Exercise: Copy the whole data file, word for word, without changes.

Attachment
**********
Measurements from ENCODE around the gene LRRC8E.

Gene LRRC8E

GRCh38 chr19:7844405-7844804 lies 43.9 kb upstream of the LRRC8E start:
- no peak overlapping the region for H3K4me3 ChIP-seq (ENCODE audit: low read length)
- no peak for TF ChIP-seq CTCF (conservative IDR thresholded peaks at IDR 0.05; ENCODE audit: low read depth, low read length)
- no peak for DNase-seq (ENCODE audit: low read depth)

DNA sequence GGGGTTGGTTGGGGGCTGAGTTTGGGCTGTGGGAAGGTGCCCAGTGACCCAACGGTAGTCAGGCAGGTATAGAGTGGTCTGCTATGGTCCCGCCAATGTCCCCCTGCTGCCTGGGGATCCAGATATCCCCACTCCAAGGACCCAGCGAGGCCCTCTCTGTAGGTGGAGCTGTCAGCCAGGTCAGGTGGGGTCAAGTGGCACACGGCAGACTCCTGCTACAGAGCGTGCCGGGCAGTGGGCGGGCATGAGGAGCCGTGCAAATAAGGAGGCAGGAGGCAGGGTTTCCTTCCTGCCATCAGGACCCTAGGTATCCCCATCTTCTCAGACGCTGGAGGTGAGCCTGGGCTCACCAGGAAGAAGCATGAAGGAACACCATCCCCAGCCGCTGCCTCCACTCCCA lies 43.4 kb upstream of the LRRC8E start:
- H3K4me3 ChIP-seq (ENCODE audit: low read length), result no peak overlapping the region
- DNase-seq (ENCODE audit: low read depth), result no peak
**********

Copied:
Measurements from ENCODE around the gene LRRC8E.

Gene LRRC8E

GRCh38 chr19:7844405-7844804 lies 43.9 kb upstream of the LRRC8E start:
- no peak overlapping the region for H3K4me3 ChIP-seq (ENCODE audit: low read length)
- no peak for TF ChIP-seq CTCF (conservative IDR thresholded peaks at IDR 0.05; ENCODE audit: low read depth, low read length)
- no peak for DNase-seq (ENCODE audit: low read depth)

DNA sequence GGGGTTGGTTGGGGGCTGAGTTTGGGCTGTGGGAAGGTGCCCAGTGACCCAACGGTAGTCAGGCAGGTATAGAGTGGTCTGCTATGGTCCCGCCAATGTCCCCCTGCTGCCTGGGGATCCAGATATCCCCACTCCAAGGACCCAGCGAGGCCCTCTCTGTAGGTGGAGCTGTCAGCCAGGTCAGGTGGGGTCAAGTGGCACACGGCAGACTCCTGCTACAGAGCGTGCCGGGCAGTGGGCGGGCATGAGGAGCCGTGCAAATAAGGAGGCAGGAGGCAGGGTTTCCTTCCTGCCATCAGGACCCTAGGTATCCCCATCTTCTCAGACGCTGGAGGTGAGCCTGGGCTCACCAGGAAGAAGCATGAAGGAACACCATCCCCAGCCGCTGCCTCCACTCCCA lies 43.4 kb upstream of the LRRC8E start:
- H3K4me3 ChIP-seq (ENCODE audit: low read length), result no peak overlapping the region
- DNase-seq (ENCODE audit: low read depth), result no peak